Wednesday, February 8, 2023
HomeTalk PointDoes Pompeo calling Iran, not Pakistan, the biggest terror sponsor undermine India's...

Does Pompeo calling Iran, not Pakistan, the biggest terror sponsor undermine India’s stand?

US Secretary of State Mike Pompeo, in an address with External Affairs Minister S. Jaishankar, called Iran the world's largest state sponsor of terror.

Text Size:

US Secretary of State Mike Pompeo addressed the media in New Delhi with External Affairs Minister S. Jaishankar. Talking about terrorism, Pompeo said, “We all know that Iran is world’s largest state sponsor of terror and Indian people have suffered from terror around the world.” They also discussed trade, defence and energy concerns.

ThePrint asks: Does Pompeo calling Iran, not Pakistan, the biggest terror sponsor undermine India’s stand?


Framing of India’s national interest vis-à-vis Pakistan shouldn’t be dependent on changing US whims

Happymon Jacob
Professor of Disarmament and National Security, School of International Studies, JNU

It’s complicated. US Secretary of State Mike Pompeo’s statement that Iran is “the world’s largest state sponsor of terror” is a reflection of the current strategic thinking in Washington; not a reflection of how the Trump administration views India-Pakistan relations or India’s legitimate complaints about terrorism emanating from the Pakistani soil.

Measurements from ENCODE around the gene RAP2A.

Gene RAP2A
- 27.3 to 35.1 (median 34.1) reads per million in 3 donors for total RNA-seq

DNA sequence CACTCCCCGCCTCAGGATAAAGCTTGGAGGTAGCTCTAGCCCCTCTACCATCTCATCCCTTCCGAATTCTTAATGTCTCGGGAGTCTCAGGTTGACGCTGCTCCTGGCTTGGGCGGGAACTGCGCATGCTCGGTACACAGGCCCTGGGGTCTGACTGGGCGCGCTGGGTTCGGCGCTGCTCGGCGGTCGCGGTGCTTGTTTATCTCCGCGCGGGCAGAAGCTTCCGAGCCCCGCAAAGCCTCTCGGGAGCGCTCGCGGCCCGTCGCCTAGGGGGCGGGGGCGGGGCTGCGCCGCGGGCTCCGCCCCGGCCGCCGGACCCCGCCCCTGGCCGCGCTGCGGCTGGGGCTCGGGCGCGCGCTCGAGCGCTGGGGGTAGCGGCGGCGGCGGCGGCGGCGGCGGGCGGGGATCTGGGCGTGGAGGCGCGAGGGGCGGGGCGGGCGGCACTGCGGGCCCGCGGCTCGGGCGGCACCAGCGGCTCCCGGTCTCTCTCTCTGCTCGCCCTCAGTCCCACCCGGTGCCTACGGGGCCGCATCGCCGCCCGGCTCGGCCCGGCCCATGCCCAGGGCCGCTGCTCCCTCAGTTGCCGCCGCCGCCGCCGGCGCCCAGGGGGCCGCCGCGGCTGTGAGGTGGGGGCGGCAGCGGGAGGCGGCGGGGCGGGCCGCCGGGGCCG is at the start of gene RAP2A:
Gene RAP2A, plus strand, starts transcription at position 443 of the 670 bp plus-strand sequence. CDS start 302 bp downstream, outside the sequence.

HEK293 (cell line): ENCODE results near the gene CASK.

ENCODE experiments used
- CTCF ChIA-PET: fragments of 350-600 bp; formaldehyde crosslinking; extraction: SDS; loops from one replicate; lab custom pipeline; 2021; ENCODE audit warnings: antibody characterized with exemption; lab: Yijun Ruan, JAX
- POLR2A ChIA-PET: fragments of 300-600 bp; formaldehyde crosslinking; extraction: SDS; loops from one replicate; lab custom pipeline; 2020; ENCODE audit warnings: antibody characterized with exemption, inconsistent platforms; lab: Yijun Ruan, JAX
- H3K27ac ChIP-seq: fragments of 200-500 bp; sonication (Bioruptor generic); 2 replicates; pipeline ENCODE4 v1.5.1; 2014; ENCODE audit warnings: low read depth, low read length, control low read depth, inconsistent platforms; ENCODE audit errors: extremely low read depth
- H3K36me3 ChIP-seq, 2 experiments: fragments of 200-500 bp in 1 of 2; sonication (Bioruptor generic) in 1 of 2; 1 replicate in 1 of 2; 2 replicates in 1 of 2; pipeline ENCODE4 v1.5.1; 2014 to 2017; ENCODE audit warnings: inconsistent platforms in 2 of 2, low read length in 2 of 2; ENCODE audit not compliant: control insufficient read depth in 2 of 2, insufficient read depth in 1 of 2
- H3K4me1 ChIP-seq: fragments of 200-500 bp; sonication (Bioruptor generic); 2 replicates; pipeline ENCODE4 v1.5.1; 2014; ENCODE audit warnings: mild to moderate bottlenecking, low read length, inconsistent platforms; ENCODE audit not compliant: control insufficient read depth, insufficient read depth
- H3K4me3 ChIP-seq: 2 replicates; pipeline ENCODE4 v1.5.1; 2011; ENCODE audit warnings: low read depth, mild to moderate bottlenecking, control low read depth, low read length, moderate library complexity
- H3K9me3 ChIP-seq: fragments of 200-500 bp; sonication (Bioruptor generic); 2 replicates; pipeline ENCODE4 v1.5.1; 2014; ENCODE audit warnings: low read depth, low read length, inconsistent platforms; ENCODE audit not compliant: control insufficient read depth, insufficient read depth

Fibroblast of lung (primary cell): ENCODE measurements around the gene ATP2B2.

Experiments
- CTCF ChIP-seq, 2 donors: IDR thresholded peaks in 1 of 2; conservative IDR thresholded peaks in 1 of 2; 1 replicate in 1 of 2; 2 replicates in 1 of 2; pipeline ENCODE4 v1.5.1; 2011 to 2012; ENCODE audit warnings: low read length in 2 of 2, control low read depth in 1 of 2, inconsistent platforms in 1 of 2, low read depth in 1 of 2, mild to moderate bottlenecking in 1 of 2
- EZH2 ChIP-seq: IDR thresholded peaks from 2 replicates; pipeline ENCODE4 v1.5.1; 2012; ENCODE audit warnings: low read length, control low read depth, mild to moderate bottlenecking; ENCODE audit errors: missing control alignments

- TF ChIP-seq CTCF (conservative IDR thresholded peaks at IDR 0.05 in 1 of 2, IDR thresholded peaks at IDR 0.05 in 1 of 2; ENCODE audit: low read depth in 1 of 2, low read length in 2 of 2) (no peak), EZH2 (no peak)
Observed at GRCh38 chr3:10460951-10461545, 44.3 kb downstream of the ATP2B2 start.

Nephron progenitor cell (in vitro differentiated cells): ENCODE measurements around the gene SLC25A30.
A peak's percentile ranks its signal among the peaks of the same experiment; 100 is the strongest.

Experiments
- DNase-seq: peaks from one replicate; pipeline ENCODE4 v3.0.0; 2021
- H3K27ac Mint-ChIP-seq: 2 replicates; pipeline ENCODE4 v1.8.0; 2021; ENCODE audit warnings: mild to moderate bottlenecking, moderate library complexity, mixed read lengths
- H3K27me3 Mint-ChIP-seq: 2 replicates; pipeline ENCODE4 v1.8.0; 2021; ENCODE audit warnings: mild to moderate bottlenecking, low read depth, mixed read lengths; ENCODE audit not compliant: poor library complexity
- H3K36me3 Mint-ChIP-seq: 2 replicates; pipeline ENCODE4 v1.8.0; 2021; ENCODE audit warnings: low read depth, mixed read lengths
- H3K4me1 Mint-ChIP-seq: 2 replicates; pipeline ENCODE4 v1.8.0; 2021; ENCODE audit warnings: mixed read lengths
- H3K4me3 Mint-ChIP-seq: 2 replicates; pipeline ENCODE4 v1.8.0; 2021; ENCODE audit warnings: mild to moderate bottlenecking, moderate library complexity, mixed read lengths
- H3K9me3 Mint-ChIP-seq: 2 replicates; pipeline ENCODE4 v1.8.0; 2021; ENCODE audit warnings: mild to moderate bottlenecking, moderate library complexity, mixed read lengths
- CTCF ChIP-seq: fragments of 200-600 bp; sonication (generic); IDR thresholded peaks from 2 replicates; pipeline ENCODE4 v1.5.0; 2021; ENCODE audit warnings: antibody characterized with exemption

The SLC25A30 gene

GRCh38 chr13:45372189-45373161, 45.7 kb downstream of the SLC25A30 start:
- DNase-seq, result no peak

Pompeo’s statement should be viewed in the context of the rising tensions between Tehran and Washington and the geopolitical dynamics in the West Asian region where a host of countries, including Iran, US, China and Russia, are vying for geopolitical influence. In that sense, then, Pompeo’s statement has nothing to do with the balance of power equation in South Asia nor does it undermine India’s stand.

In any case, the framing and articulation of India’s national interest vis-à-vis Pakistan should not be dependent on the changing whims and fancies of the various administrations in the United States. Our fight against terror should be a principled and consistent one.

There is no denying that recognition from the world’s leading powers about what India is faced with in the subcontinent is helpful, but we needn’t lose sleep over a statement here or there.


Also read: With Lok Sabha elections over, how can India and Pakistan now repair fractured ties?


In Modi’s tenure, counter-terrorism ties between the US and India have significantly improved

Kanwal Sibal
Executive council member, VIF, and former foreign secretary

The United States has never declared Pakistan a terrorist state even though they have recognised that Pakistan is involved in terrorist activities.